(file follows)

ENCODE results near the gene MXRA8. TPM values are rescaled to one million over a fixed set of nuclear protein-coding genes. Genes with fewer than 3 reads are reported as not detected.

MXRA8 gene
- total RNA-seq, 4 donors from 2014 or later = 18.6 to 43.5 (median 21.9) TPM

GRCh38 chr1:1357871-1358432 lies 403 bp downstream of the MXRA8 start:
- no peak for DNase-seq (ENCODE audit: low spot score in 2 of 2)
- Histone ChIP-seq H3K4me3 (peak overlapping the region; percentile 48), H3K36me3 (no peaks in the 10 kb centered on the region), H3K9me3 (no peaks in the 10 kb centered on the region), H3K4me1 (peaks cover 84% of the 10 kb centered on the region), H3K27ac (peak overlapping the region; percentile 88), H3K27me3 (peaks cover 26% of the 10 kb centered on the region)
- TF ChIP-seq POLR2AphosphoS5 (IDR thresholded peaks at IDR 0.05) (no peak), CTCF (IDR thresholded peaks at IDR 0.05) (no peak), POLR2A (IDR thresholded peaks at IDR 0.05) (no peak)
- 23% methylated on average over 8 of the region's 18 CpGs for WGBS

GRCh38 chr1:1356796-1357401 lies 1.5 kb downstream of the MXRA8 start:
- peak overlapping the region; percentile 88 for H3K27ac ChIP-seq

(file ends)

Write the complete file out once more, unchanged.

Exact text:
ENCODE results near the gene MXRA8. TPM values are rescaled to one million over a fixed set of nuclear protein-coding genes. Genes with fewer than 3 reads are reported as not detected.

MXRA8 gene
- total RNA-seq, 4 donors from 2014 or later = 18.6 to 43.5 (median 21.9) TPM

GRCh38 chr1:1357871-1358432 lies 403 bp downstream of the MXRA8 start:
- no peak for DNase-seq (ENCODE audit: low spot score in 2 of 2)
- Histone ChIP-seq H3K4me3 (peak overlapping the region; percentile 48), H3K36me3 (no peaks in the 10 kb centered on the region), H3K9me3 (no peaks in the 10 kb centered on the region), H3K4me1 (peaks cover 84% of the 10 kb centered on the region), H3K27ac (peak overlapping the region; percentile 88), H3K27me3 (peaks cover 26% of the 10 kb centered on the region)
- TF ChIP-seq POLR2AphosphoS5 (IDR thresholded peaks at IDR 0.05) (no peak), CTCF (IDR thresholded peaks at IDR 0.05) (no peak), POLR2A (IDR thresholded peaks at IDR 0.05) (no peak)
- 23% methylated on average over 8 of the region's 18 CpGs for WGBS

GRCh38 chr1:1356796-1357401 lies 1.5 kb downstream of the MXRA8 start:
- peak overlapping the region; percentile 88 for H3K27ac ChIP-seq